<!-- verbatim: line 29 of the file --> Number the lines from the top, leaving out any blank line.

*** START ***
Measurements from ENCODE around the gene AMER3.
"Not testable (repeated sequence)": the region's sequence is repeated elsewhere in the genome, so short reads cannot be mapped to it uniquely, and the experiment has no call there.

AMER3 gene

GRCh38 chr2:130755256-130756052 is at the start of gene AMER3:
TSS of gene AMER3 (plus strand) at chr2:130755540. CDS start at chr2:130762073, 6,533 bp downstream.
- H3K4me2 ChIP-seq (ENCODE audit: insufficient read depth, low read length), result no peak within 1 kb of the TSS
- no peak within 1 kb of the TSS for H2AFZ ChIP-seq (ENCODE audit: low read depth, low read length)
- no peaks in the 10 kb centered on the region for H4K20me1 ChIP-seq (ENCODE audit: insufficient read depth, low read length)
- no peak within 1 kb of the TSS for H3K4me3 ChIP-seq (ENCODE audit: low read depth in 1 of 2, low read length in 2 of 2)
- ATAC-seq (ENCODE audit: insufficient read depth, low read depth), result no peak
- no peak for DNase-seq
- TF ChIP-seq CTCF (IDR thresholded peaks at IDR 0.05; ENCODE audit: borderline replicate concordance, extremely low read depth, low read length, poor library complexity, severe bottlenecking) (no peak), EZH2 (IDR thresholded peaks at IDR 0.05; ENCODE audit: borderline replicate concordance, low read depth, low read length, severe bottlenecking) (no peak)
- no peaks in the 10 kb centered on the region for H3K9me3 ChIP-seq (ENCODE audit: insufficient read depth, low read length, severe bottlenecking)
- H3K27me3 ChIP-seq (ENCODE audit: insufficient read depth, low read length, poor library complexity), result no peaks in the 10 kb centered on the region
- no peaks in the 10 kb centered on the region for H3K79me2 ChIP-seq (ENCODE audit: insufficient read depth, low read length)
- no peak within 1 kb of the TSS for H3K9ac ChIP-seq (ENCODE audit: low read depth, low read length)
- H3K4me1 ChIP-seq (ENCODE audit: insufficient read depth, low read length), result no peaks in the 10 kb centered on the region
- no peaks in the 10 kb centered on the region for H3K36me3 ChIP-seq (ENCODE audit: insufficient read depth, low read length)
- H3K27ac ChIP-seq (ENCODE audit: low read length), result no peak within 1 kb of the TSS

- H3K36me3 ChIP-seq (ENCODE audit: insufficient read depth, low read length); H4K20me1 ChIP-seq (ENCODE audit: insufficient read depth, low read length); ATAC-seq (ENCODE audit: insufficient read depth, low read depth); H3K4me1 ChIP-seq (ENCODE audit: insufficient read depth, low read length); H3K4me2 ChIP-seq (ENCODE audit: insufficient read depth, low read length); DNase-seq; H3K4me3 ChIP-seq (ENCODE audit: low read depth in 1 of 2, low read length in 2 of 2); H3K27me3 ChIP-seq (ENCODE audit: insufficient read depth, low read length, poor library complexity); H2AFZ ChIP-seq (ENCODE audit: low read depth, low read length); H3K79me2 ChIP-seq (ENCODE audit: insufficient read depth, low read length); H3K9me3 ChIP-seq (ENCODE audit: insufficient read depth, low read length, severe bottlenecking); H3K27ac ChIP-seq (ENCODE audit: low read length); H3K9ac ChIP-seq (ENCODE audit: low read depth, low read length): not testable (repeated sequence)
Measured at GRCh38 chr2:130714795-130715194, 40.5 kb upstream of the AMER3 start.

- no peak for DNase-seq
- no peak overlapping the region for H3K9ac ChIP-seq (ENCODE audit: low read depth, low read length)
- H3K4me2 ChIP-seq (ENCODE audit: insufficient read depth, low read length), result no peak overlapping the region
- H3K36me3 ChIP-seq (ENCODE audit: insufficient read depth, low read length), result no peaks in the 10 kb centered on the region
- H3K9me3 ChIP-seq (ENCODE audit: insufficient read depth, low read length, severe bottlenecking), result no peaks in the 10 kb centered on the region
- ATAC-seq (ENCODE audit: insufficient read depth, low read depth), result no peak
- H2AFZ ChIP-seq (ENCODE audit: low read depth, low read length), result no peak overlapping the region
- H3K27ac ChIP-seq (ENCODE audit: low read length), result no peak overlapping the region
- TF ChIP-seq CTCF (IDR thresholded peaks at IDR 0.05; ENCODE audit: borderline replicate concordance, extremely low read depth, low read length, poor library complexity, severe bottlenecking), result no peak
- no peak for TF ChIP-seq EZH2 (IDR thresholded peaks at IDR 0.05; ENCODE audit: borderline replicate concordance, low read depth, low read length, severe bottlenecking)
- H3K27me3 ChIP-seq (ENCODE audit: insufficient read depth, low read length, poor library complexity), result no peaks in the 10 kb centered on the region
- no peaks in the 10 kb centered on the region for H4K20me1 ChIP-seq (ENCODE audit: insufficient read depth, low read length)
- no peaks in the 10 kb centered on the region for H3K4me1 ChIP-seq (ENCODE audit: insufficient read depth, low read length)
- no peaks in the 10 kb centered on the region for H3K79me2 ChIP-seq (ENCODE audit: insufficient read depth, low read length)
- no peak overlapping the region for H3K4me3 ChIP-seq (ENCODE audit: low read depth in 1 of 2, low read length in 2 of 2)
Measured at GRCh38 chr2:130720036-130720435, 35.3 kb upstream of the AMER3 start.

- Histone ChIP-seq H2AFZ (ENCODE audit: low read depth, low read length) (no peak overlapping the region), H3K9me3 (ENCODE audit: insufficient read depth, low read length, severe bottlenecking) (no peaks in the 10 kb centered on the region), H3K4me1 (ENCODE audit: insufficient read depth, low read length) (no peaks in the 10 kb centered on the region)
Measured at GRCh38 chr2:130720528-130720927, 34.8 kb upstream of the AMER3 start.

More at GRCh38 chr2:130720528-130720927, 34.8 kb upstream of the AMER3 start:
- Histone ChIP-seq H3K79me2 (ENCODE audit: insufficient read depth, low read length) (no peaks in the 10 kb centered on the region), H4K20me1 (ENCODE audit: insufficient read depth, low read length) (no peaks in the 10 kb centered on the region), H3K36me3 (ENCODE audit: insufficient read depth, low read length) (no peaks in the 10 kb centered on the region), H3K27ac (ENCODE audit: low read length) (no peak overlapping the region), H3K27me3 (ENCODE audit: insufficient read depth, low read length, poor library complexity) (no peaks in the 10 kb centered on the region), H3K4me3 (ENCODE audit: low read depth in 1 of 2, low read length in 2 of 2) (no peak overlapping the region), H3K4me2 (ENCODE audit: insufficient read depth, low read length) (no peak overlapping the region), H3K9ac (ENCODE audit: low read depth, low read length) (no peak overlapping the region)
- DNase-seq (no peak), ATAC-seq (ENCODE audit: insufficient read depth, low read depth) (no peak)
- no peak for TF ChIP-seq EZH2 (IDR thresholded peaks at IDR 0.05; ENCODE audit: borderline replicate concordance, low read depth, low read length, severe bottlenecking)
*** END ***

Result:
- H3K27ac ChIP-seq (ENCODE audit: low read length), result no peak overlapping the region